The Gospel may provide a clue. It starts with a man in the crowd asking Jesus to adjudicate between him and his brother. In response, Jesus cautions the crowd to watch against avarice or greed. What is avarice or greed? We often think of avarice or greed as the insatiable need to accumulate but in truth, greed or rapacity merely reflects a culture that refuses to accept the impermanency of life.

Nowhere does the Gospel passage say that wealth or even its accumulation is evil. So let us not get lost in unnecessary guilt of having or possessing. What the Gospel highlights is the inevitable connexion that impermanency has with death. We disguise our fear of death by speaking of causes. She died of cancer. He died of AIDS. Or we hide behind statistics. 99% of people who smoke will die from lung cancer. 72% of the elderly will develop Alzheimer’s. The other 28%? Parkinsons? The truth is whatever the causes, the statistics stand that 100% will die. The song "Every breath you take" by Police is most apt not because it sings of the strength of love but because every breath just means one breath closer to death.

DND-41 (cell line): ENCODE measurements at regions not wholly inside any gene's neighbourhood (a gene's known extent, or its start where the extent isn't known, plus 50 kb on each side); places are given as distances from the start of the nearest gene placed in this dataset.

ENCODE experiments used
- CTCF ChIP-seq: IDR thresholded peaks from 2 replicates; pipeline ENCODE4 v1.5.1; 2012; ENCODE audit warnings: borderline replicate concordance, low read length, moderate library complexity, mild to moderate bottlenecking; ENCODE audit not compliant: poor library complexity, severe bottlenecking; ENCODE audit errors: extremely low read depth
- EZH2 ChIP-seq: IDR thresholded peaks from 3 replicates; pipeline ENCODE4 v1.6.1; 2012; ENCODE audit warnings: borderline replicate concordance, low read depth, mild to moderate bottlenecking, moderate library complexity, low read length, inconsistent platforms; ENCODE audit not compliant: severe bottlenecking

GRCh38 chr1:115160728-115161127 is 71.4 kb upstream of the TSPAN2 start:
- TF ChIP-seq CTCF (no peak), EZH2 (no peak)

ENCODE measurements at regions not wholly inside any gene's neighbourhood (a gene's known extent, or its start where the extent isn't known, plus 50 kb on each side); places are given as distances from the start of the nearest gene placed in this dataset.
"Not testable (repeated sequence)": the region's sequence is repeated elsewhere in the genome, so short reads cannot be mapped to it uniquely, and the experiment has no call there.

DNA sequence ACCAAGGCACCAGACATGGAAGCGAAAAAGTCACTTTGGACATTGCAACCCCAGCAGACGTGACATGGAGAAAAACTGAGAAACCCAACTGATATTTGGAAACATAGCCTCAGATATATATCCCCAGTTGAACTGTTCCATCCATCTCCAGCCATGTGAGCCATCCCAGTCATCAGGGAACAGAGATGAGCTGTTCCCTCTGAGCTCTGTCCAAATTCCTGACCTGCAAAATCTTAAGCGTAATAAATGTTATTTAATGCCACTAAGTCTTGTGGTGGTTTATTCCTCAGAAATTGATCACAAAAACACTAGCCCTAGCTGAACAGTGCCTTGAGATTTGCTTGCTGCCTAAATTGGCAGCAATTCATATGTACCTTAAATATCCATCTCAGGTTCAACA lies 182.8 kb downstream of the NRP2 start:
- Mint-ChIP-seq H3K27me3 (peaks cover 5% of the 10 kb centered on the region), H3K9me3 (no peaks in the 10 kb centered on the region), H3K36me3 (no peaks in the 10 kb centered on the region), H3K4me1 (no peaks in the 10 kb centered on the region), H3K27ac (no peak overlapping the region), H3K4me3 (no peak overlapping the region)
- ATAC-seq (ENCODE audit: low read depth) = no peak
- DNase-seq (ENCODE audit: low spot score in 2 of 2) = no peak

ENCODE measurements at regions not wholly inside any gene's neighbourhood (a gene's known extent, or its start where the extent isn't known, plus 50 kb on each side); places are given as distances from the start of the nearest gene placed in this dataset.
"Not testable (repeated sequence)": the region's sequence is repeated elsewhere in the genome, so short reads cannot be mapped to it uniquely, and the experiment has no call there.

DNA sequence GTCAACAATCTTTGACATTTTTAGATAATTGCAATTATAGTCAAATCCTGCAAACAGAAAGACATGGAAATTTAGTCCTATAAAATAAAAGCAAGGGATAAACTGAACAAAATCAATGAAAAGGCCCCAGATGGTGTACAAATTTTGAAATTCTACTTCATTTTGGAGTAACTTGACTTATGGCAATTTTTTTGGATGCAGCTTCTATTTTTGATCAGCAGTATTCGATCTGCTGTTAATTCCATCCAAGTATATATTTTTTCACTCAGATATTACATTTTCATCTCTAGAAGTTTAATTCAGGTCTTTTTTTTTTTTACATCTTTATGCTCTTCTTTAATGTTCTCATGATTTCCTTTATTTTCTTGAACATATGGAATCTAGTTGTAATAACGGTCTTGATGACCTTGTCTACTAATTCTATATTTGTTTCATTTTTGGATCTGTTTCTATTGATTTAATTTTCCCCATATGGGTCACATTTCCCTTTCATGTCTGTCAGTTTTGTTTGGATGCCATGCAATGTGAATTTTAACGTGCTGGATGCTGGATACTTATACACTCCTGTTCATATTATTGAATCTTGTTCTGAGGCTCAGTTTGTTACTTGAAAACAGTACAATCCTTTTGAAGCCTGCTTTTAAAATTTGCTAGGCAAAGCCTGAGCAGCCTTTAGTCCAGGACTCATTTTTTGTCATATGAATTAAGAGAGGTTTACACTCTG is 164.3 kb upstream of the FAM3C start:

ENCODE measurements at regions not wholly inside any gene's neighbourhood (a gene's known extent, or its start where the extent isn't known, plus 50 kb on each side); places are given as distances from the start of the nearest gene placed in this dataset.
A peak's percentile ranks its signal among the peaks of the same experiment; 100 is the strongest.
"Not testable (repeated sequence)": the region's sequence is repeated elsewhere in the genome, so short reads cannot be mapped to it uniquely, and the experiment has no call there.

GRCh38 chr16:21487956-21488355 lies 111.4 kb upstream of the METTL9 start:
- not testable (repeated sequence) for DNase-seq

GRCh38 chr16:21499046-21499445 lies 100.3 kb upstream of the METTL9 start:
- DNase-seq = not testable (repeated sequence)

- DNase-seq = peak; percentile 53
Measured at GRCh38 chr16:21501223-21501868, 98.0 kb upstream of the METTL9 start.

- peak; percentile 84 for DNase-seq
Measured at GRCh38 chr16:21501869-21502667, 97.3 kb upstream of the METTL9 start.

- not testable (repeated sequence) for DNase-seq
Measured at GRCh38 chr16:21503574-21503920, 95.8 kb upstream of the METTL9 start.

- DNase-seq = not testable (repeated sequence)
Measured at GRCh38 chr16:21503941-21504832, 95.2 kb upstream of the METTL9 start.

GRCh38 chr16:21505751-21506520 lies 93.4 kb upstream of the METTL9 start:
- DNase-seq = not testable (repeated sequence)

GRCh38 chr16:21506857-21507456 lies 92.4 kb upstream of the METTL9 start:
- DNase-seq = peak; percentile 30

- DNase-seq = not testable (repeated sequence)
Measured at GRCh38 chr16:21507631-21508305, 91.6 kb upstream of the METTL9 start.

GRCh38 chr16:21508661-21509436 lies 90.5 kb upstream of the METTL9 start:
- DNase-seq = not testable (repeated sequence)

In conclusion, impermanency is not meaningless when placed in the context of eternity. It is definitely not an invitation to a depressing despair but rather an encouragement to keep before us the purpose of life. What are we here for? Is life more than a series of eating, drinking, sleeping, enjoying, etc? And when the time is up, whenever it is or wherever it may be, how shall the Lord encounter us? These are questions that come to us from eternity and the answer we give will shape the eternity we want after this temporary life is up.
[1] If Ecclesiastes can offer any help, it is that privation or deprivation is a good teacher.
[2] At best they become icons. Icons function by pointing to realities beyond themselves.